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We’ve Got Issues: Why rural Michigan voters like Trump

Voters in rural areas have been some of the strongest supporters of Donald Trump this presidential election. In Michigan, Trump dominated the entire Upper Peninsula and most of the northern part of the Lower Peninsula during the primary election. This political development has puzzled many. How did a New York billionaire become a populist firebrand for rural voters? In Michigan, Bridge Magazine went searching for an answer. Correspondent Ted Roelofs came back with a portrait of rural Michigan counties suffering from high rates of poverty and unemployment. He spoke to IPR News Radio about what he learned:
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National Writers Series: An evening with Paola Gianturco

20 hours ago

Photojournalist Paola Gianturco’s work with women has taken her around the world, documenting their struggles and success stories. Her latest book, “Grandmother Power: A Global Phenomenon” profiles activist grandmothers from fifteen countries across five continents. The women in Gianturco’s books tell their stories in their own words, accompanied by her photographs. Fellow photographer Tony Demin will talk to Gianturco about her work. And we’ll hear from Jackson Kaguri, founder of the Nyaka AIDS Orphan Project.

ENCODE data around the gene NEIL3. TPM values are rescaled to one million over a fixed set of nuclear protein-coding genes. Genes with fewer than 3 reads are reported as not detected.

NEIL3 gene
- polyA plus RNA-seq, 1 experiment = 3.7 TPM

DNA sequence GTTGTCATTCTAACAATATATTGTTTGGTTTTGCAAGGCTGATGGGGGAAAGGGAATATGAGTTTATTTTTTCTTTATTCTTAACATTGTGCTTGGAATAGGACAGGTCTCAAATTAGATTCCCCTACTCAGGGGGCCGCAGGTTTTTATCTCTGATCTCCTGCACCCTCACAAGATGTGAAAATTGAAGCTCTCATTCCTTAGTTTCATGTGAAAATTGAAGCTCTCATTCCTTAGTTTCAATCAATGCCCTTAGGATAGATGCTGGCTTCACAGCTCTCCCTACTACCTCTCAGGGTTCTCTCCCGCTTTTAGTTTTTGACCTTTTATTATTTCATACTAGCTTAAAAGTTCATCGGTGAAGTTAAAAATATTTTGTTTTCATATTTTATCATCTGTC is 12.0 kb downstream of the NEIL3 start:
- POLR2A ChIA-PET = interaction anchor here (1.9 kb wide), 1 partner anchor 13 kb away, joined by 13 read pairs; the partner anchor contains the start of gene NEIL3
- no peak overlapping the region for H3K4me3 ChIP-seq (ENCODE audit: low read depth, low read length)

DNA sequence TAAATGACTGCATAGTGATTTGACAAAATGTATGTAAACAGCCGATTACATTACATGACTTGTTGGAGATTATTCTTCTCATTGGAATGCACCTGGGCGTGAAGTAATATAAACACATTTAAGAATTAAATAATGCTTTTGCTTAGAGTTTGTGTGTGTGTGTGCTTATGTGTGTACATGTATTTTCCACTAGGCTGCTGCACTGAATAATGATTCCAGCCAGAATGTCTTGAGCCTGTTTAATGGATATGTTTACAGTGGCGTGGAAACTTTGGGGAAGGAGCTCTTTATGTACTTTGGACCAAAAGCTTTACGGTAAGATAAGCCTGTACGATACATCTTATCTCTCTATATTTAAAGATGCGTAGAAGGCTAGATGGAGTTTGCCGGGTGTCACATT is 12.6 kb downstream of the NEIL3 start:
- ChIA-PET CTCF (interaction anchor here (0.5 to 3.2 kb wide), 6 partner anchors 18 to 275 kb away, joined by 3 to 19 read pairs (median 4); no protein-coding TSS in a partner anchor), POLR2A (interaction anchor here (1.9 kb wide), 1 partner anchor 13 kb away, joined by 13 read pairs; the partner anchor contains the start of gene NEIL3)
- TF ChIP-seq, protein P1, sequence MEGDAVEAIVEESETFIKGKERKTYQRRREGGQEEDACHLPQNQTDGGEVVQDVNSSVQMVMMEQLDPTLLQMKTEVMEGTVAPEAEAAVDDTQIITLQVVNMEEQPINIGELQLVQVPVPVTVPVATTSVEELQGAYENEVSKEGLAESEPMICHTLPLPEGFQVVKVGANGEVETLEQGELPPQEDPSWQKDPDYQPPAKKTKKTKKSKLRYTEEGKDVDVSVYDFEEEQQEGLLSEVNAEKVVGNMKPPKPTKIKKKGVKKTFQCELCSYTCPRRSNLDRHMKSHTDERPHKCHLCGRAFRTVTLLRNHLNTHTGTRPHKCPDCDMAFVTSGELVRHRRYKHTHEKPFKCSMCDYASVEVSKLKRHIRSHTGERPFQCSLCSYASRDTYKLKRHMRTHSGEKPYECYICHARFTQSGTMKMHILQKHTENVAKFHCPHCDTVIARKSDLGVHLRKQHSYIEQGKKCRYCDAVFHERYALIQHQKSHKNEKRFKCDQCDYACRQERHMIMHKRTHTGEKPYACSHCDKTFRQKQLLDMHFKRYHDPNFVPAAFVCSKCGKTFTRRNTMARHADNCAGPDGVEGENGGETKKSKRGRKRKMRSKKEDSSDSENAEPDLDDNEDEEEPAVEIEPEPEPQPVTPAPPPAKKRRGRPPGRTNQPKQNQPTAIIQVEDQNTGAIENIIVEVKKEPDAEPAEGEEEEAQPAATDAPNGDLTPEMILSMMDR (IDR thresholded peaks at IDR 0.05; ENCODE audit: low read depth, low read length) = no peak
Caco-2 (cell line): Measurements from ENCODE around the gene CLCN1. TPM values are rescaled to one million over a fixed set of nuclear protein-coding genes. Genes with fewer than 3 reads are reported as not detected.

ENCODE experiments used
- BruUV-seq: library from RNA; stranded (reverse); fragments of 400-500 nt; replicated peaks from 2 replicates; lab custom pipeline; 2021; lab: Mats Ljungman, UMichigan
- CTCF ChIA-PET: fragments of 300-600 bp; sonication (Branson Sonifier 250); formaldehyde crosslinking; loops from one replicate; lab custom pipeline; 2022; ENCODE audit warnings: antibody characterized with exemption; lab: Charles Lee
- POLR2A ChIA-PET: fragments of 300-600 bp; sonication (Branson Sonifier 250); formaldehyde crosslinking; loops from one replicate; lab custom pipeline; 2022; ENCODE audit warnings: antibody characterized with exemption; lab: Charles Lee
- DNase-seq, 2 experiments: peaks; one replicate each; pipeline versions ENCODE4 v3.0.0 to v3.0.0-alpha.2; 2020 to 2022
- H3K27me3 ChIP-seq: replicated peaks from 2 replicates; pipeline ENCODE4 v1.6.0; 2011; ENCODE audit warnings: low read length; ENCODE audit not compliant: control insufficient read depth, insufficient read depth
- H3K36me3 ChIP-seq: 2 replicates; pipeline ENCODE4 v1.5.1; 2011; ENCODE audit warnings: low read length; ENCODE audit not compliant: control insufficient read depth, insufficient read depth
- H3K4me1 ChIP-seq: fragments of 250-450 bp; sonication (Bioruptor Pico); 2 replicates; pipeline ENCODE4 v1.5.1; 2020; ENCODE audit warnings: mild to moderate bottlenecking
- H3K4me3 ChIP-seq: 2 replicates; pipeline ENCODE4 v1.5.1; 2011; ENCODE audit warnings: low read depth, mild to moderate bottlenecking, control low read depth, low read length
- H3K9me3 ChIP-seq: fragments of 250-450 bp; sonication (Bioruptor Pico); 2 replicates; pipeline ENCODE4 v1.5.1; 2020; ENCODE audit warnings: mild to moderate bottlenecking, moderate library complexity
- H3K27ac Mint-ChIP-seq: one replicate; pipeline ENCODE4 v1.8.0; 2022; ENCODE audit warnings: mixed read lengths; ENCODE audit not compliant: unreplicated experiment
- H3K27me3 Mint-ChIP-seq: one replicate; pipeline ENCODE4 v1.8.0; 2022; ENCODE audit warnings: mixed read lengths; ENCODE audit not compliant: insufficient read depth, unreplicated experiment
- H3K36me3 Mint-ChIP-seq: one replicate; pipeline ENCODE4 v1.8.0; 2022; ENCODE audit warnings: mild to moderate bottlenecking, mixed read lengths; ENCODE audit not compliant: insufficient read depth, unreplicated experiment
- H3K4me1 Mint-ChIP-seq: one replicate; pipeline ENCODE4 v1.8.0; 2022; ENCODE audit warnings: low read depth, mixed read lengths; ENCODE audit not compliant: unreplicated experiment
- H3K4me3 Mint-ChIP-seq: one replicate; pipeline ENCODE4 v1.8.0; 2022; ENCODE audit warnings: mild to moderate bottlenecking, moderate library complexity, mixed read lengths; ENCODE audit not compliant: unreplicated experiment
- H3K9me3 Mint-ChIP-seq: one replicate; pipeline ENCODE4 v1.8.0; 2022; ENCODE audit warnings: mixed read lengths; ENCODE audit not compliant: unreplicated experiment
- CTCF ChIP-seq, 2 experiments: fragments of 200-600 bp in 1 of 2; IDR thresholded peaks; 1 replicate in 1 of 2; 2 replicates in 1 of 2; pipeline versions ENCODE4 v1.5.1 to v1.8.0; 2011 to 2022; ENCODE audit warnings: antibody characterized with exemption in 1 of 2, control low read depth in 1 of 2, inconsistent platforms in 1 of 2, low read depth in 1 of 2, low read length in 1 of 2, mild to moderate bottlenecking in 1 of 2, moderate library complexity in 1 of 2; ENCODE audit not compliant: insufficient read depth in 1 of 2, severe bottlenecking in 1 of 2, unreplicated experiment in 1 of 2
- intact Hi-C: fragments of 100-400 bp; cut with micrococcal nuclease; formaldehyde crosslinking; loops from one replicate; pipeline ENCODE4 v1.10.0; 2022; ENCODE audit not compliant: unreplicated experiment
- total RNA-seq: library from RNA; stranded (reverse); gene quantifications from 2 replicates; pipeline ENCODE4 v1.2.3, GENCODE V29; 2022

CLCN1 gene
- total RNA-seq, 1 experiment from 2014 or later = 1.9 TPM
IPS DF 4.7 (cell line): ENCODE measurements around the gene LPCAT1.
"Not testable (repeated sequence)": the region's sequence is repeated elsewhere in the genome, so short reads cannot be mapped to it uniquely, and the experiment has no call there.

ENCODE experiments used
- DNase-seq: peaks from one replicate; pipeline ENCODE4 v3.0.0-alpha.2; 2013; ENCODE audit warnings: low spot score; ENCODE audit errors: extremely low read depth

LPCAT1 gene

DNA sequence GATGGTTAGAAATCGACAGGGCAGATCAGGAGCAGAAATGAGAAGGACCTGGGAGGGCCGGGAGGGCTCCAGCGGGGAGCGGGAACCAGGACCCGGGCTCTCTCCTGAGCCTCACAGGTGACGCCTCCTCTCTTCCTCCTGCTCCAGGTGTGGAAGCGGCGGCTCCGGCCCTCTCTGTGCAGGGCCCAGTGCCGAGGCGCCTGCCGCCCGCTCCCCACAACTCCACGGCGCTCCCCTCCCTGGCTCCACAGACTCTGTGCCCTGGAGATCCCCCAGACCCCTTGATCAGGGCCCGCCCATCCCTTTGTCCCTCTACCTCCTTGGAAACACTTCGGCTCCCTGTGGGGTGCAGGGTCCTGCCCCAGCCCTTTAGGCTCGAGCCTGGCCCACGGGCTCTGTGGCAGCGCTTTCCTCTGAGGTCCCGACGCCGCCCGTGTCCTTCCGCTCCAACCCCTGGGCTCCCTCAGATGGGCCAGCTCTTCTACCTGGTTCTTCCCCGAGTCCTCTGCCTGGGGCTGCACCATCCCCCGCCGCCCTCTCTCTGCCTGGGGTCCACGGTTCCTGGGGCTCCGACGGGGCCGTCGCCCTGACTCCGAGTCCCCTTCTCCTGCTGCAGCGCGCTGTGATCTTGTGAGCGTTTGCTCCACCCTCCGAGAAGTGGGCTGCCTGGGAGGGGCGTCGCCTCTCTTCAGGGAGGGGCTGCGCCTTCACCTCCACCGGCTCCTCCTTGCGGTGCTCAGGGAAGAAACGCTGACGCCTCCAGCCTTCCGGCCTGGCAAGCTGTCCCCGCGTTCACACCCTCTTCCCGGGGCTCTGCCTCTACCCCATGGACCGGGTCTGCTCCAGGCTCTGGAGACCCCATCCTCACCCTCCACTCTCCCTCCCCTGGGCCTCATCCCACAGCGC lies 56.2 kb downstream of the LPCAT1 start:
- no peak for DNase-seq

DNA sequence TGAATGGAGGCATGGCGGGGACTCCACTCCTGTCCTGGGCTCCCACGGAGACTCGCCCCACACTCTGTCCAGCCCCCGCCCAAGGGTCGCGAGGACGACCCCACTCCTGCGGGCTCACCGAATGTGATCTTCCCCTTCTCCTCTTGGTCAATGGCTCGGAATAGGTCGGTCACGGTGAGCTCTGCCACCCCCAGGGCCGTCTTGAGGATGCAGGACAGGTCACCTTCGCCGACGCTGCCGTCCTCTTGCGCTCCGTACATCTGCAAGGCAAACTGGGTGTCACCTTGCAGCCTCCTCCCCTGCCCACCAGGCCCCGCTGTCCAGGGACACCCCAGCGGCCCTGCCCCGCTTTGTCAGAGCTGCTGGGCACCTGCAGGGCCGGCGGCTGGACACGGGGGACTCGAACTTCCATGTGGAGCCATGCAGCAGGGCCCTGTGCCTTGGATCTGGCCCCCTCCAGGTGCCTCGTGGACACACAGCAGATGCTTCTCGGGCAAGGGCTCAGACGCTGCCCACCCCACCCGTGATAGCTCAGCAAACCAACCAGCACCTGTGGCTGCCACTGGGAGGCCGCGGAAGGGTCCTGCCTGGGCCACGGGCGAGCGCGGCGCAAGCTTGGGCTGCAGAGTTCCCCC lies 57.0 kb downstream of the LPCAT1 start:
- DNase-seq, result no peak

NMC says faculty opted out of board agenda

Oct 21, 2016
Northwestern Michigan College

Faculty at Northwestern Michigan College could again report directly to the college board at regular meetings, according to the NMC administration. But the faculty says the offer comes with too many restrictions.

The faculty report agenda item has been a point of contention since 2007. That’s when the college board stopped hearing directly from teachers at its monthly meeting. After that, faculty could speak at board meetings for 3 minutes periods during the public comment section of the agenda.

The oil pipeline under the Straits of Mackinac has become a key election issue in northern Michigan this year. Candidates for Michigan’s 101st state House spoke about it at a debate in Glen Arbor Thursday night.

Republican Curt Vanderwall says the pipeline provides economic stability.